documentary

New documentary on Churchill premieres

Oct 23, 2013
Maureen Lewis-Stump / KBIA

The National Winston Churchill Museum in Fulton is hoping to get more visitors through a new documentary.

The film was shown Tuesday night at the Jefferson City Capitol City Cinema as an inaugural presentation for the theater. It was preceded by a reception at Capitol City Cork and Provisions, a new restaurant that is connected to the theater.

Rob Havers is the Director of the Churchill Museum. He said he hopes the film will help with tourism.

Photo courtesy of Dirty Wars

In the past few months, a trio of documentary films and the feature film Zero Dark Thirty have given viewers an inside look at counterterrorism and covert warfare. The films coincide with a growing international scrutiny of drone strikes — a new type of targeted killing that’s been the centerpiece of U.S. counterintelligence strategy since Barack Obama became president.  

Reinventionstories.org

Hostess. Nordyne. Fuqua Building Systems. AP Green.

The shutdown of all these plants signaled the loss of hundreds of Missouri jobs. Now imagine if it was just one powerhouse plant that helped define a city – a city known for its innovation and production.

“Dayton, Ohio has a big legacy of invention,” filmmaker Steve Bognar says. “From the car starter, to the step ladder, to the pop top can, to the cash register [having been] invented here.”

But imagine that plant closes. How does a city of inventors reinvent itself in this new time?

Peggy Lowe / Harvest Public Media

Before the American Revolution, before the Civil War, before Lewis and Clark came through here, a huge tree has been standing in central Missouri, growing to 90-feet tall. The beloved bur oak – which everybody calls "The Big Tree" -- has survived floods, lightning strikes and all kinds of punishments during her 350 years on the prairie. But, as Harvest Public Media’s Peggy Lowe reports, last year’s record drought was especially hard on the Big Tree.

Courtesy of Pussy Riot - A Punk Prayer

During the True/False Documentary Film Festival in Columbia, directors from around the world gather to screen their films and talk about their craft.

The True/False film festival happens 'in the slash'

Mar 1, 2013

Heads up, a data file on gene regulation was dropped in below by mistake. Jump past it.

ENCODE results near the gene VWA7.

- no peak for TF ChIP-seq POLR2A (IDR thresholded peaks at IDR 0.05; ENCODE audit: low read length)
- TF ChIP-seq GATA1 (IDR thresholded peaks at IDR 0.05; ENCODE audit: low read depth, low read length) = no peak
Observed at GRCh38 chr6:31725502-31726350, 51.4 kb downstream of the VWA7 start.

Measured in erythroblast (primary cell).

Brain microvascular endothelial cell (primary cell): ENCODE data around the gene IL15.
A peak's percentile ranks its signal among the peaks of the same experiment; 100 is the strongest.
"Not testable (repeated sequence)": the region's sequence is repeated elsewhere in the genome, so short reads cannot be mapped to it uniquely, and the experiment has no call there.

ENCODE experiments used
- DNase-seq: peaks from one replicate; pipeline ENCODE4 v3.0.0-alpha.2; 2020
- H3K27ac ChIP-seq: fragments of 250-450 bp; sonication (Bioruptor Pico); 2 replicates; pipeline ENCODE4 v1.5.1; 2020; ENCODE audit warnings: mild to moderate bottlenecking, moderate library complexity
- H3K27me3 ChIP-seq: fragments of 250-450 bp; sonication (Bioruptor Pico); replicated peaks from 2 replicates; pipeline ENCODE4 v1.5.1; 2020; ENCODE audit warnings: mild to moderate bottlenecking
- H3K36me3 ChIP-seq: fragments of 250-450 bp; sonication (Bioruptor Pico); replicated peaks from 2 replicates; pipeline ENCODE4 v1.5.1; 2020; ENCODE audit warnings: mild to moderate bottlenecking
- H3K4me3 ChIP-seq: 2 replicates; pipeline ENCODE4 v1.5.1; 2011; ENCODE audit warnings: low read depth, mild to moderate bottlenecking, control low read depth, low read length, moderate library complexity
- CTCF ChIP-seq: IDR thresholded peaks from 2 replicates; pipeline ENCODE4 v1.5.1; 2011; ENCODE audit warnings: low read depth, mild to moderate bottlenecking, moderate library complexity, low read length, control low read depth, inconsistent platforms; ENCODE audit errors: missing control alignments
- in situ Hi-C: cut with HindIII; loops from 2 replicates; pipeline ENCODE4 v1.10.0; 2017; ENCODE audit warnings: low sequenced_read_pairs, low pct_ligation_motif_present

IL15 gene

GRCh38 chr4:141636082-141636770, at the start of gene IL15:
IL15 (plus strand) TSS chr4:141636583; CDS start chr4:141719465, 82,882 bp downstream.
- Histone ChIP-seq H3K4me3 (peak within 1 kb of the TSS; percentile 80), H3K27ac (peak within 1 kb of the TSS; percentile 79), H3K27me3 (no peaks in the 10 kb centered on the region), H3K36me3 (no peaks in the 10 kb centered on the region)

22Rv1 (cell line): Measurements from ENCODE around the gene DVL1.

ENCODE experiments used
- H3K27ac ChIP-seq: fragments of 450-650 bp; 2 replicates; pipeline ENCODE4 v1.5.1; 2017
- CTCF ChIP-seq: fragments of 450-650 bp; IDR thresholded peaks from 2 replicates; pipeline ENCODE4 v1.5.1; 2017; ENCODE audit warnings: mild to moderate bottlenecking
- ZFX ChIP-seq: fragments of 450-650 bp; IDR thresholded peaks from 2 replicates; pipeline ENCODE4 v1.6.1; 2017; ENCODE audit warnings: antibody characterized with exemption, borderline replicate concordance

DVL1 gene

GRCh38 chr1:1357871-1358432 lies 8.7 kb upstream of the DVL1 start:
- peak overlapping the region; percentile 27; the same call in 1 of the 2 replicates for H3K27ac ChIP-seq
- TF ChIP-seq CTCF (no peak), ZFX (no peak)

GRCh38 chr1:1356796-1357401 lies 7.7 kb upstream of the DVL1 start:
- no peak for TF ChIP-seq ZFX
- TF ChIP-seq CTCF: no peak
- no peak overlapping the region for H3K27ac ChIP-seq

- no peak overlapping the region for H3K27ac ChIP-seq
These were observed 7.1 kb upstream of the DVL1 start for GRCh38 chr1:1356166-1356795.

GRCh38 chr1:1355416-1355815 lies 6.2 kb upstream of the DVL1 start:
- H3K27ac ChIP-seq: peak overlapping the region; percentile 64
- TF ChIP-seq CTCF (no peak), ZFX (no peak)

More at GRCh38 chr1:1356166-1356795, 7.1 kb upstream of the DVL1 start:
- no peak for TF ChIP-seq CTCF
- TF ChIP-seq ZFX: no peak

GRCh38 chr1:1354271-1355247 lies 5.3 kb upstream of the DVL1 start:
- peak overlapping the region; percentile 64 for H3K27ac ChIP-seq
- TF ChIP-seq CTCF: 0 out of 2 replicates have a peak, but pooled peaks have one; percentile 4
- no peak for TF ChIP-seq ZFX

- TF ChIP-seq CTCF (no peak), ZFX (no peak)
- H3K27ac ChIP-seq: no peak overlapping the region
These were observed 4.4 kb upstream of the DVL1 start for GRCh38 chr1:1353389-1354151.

True False Film Festival sign
TrueFalseFilmFestival / Flickr

Catch all of KBIA's filmmaker interviews for this year's True/False Film Festival. Read True/False Conversations or listen to them through iTunes.

The world Paul Sturtz and David Wilson have spent 10 years creating started with the schism between reality and fiction.

Watch the show and join the conversation on the Intersection website.

There is nothing unusual about political fights over public school curricula and the content of textbooks. The textbooks can influence how people think about history and social issues, sometimes for decades or more. So, the battles take place around the United States,  and they take place around the world.

Watch the show and join the conversation on the Intersection website.

vagabond by nature / Flickr

One of the stranger events at T/F this year isn’t even a film. The Third Coast International Audio Festival is bringing seven audio documentaries to Columbia and “screening” them in a darkened theater. It’s called the Third Coast Breakfast Club and it’s playing Saturday at 10am in little Ragtag.

MU Cooperative Media Group

MU Extension will premiere a documentary about the life of Eliot Battle, a long time educator and counselor for Columbia Public Schools.

Full Frame Documentary Film Festival / Flickr

The film How to Die in Oregon, follows several terminally ill patients as they undertake the difficult decision to end their lives under the state’s controversial Death with Dignity Act.